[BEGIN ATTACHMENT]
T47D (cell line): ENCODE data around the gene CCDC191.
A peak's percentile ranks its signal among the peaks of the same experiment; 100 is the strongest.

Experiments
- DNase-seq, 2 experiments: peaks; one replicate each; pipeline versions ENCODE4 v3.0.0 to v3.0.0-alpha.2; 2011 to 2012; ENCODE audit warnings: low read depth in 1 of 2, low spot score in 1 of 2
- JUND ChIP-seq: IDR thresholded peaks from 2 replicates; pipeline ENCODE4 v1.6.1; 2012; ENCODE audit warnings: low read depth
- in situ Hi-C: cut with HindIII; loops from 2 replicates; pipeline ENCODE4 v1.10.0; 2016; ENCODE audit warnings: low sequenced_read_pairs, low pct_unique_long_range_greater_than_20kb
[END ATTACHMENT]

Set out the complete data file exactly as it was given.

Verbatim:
T47D (cell line): ENCODE data around the gene CCDC191.
A peak's percentile ranks its signal among the peaks of the same experiment; 100 is the strongest.

Experiments
- DNase-seq, 2 experiments: peaks; one replicate each; pipeline versions ENCODE4 v3.0.0 to v3.0.0-alpha.2; 2011 to 2012; ENCODE audit warnings: low read depth in 1 of 2, low spot score in 1 of 2
- JUND ChIP-seq: IDR thresholded peaks from 2 replicates; pipeline ENCODE4 v1.6.1; 2012; ENCODE audit warnings: low read depth
- in situ Hi-C: cut with HindIII; loops from 2 replicates; pipeline ENCODE4 v1.10.0; 2016; ENCODE audit warnings: low sequenced_read_pairs, low pct_unique_long_range_greater_than_20kb